The 2015 edition of the pan-European startup contest Idea Challenge sees an increase in variety and internationality. The series of events re…
Photo credit: Pioneers Festival
When you are starting a company, especially a bootstrapped one, every cent counts and all efforts have to be lean. So how to tell what event is worth the admission price? One way would be to look at its track record and the Pioneers Festival has already established a pretty good one. “For example, from last year’s Pioneers we know from 40 startups that got an investment and the number that we don’t know is definitely higher,” the festival’s co-founder Andreas Tschas boasted. A number that serves well to highlight Tschas’s focus on connections: “this is what we are working on now – to make this matchmaking so that you meet the people you want to meet and get value out of it.”
Looking at the eight startups that made it through all the hoops of the Pioneers startup challenge in the last year for a chance to pitch at the big festival stage, one thing is evident – they have made big strides since October. The winner – Croatian Oradian – announced just a few days ago that have secured an undisclosed amount of seed funding to continue scaling. Three of their backers, Credo Ventures, Playfair Capital and Day One Capital were present at the Festival.
The winners in 2013 also saw some great follow-up. “At Pioneers Festival we made the amazing connection to Y Combinator,” BellaBeat founder and COO Urska Srsen said in an interview for Pioneers after the win. Less than a year later, the company closed a $4.5M seed round.
But in a way, everyone wins, because after the grueling, and no doubt intimidating, sessions with some of the top investors out there the companies end up with not just great contacts but a fine-tuned pitch that leads them to further victories. One such example is Bulgarian Transmetrics, whose ranking among the finalists in the 2013 Pioneers Festival was capped with a 30,000 euros win at he EIT ICT Labs Startup Activation contest just over a month later.
The Cisco EIR winners; Photo credit: Pioneers Festival
Apart from just being the place where investors meet startups, the festival of the future is also the place to learn exciting news and announce more funding opportunities.
Cisco’s decision to bring their Entrepreneurs in Residence incubation programme to Europe was first announced at the 2014 edition of the festival with six startups walking away with strategic funding, coworking space, and strategic relationships with the right teams within Cisco. “For the startups, it is essential to have a great network and the Pioneers cooperation is the right way to source our programme,” Martin Bittner, Director, Business Development Cisco EIR EMEAR said at the time of the launch. "Pioneers was instrumental to our matchmaking and partnering with Cisco, which helped provide further validation to our VC (3TS & Empower Capital), thus accelerating our funding process," Boyan Benev, CMO of MammothDB, one of the winners of the challenge, commented for inventures. The fact that big corporates have started opening up more and more to the festival cannot be overlooked as George Cotsikis, CEO of Mentat Innovations, another of Cisco Innovation Challenge winner pointed out: “We thought this is a unique programme for startups because Cisco, together with Pioneers, have the right idea what startups need: access to customers and access to very large companies, which are very hard to get.”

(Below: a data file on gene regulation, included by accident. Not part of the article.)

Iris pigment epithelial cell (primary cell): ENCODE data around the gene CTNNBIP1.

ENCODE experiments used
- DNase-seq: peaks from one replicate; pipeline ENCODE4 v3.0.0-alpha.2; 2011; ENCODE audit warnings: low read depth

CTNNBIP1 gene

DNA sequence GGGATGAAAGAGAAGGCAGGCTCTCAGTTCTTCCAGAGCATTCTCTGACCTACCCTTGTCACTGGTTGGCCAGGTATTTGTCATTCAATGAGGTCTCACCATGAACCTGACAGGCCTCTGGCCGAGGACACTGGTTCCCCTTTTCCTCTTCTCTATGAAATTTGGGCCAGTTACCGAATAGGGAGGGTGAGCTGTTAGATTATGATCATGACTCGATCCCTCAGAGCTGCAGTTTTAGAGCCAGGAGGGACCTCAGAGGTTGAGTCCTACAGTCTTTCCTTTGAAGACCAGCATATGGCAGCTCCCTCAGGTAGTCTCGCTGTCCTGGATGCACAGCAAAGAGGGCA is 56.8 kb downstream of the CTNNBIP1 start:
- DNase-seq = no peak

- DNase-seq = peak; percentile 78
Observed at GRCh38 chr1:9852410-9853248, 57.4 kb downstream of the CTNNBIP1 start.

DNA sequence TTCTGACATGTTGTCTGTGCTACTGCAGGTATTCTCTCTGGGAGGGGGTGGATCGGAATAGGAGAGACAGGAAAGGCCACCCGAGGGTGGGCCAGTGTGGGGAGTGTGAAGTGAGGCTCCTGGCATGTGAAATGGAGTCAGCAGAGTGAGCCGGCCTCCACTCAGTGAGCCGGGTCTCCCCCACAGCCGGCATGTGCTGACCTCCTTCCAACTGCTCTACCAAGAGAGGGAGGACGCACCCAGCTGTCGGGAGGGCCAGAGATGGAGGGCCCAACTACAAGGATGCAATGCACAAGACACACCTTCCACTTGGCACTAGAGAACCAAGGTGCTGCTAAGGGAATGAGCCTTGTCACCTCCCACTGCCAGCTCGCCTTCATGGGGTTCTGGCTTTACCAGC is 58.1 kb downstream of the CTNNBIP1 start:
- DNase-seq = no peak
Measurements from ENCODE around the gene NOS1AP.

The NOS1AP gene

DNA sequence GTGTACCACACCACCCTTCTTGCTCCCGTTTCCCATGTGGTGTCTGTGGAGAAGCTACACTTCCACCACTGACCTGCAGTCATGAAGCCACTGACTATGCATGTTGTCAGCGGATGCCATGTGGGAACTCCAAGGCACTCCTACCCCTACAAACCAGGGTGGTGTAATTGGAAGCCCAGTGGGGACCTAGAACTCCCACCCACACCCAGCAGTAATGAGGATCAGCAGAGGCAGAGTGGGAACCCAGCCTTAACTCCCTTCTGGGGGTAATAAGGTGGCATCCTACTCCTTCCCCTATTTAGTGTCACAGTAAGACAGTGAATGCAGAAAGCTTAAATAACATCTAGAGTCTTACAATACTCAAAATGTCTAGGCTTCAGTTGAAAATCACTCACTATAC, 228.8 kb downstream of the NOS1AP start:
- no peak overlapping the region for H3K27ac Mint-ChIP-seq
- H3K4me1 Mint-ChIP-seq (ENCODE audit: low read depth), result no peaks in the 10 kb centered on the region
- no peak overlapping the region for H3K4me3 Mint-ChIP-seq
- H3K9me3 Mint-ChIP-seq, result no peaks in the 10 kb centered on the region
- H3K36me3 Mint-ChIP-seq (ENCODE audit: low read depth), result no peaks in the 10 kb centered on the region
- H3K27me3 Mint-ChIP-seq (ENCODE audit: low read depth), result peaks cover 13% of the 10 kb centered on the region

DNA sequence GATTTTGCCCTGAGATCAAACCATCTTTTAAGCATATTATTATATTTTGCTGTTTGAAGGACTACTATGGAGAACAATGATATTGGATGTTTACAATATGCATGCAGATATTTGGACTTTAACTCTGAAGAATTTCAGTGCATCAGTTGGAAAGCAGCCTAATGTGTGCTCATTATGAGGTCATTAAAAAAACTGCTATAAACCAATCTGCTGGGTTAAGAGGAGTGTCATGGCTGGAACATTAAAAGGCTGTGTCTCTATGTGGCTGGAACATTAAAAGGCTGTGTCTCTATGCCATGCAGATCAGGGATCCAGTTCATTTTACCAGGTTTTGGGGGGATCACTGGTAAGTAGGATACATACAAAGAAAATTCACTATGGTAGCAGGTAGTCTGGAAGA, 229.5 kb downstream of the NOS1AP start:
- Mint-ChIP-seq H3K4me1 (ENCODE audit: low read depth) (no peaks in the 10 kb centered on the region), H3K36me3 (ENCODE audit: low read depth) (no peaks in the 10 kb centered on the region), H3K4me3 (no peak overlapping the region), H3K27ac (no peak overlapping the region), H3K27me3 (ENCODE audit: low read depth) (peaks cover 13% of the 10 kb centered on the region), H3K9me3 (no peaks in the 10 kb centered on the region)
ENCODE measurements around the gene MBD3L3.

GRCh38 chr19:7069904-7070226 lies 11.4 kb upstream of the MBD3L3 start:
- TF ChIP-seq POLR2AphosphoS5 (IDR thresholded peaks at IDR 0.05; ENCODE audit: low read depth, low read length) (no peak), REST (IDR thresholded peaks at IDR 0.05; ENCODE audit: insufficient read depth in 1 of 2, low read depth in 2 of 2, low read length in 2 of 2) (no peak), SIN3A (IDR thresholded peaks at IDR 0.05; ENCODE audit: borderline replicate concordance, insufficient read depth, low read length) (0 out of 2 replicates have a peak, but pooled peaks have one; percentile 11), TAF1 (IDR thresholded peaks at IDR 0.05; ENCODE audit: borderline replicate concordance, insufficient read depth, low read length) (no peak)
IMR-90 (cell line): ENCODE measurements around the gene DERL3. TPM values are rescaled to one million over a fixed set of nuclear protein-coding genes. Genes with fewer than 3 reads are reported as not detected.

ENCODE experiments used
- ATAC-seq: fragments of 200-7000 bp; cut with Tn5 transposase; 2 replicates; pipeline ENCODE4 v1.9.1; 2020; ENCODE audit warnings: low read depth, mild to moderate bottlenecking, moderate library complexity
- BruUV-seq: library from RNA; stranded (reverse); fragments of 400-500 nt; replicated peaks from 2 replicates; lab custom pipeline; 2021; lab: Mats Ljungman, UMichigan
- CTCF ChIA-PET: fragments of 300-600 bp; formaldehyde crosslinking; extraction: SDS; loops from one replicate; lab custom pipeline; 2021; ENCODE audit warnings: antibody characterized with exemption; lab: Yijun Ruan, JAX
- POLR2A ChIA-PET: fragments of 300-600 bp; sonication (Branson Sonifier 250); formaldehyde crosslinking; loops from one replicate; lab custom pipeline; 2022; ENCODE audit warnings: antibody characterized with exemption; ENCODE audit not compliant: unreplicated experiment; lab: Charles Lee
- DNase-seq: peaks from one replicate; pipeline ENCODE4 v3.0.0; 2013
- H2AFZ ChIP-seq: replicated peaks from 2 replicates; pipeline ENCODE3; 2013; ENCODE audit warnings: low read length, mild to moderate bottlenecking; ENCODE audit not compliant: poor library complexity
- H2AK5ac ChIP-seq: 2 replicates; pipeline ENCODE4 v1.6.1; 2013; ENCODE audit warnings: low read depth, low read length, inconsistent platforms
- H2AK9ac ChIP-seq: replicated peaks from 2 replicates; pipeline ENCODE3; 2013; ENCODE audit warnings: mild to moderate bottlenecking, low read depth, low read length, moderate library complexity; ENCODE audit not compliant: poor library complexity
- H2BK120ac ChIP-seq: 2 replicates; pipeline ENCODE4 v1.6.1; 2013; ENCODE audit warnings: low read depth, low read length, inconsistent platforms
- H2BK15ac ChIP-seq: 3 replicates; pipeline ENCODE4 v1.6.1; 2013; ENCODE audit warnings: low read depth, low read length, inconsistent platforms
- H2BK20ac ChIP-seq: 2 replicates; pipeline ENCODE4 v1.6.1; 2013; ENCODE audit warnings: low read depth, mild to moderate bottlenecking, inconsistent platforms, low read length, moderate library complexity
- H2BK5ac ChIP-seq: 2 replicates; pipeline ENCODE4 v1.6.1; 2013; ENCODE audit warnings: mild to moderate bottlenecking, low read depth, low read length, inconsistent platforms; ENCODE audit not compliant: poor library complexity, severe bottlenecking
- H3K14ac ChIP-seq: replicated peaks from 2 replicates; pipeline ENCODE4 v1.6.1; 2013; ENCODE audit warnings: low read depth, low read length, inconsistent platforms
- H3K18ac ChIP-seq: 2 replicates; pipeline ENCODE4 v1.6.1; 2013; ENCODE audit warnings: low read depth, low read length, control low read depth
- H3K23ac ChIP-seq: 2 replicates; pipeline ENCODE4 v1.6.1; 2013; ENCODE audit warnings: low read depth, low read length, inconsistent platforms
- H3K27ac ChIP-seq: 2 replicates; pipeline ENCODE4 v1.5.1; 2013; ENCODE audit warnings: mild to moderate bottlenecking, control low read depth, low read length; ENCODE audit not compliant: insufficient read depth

Speaking of announcements and matchmaking, the festival’s organizers are promising another exciting announcement this year, besides the fact that they will now partner with SpeedInvest to offer direct investments on a smaller scale, they have one more ace up their sleeve that they will reveal at the festival.
Even if you only got a small booth, [with] Pioneers internal communication system you can reach out to dozens of media outlets...
Marcell Pal, CEO of Brewie.
While funding is the top issue for most startups at the beginning, market testing and client feedback cannot be overlooked either. The Pioneers Showroom offers startups just that and former exhibitors are more than happy with their return on ticket investment. “Pioneers Showroom gave us a lot of feedback on our pivot back then. We met a very influential CIO of an Austrian energy agency who since then is supporting us,” Dietmar Gombotz, CEO of collaboration and integration service SPHARES commented. "If you are a small startup and not sure how to hit the spotlight, Pioneers is the perfect place for you. Even if you only got a small booth or you are just an attendee using Pioneers internal communication system you can reach out to dozens of media outlets including top newspapers like The Washington Post," Marcell Pal, CEO of Brewie said, convinced that the international media coverage helped double the waiting list for their crowdfunding campaign right after the festival. "It is great place to take the first step from being small to becoming big. Top investors, huge media outlets, great shows; everything at one place. It is amazing how much your business can benefit in just two days."
In the end, however, it all comes down to being able to make the most of an introduction, a chance meeting, or an opportunity and there are far more ways than one to do so. Take the people who joined the Pioneers team as employees to learn the ropes and then went on to found their own companies, for example. “MySugr, Codeship, Robo,” Andreas Tschas named a few. “I think last time we counted 16 startups founded by former employees.” “We always used to joke that we are a post-graduate entrepreneurs programme,” Pioneers cofounder Jürgen Furian added.
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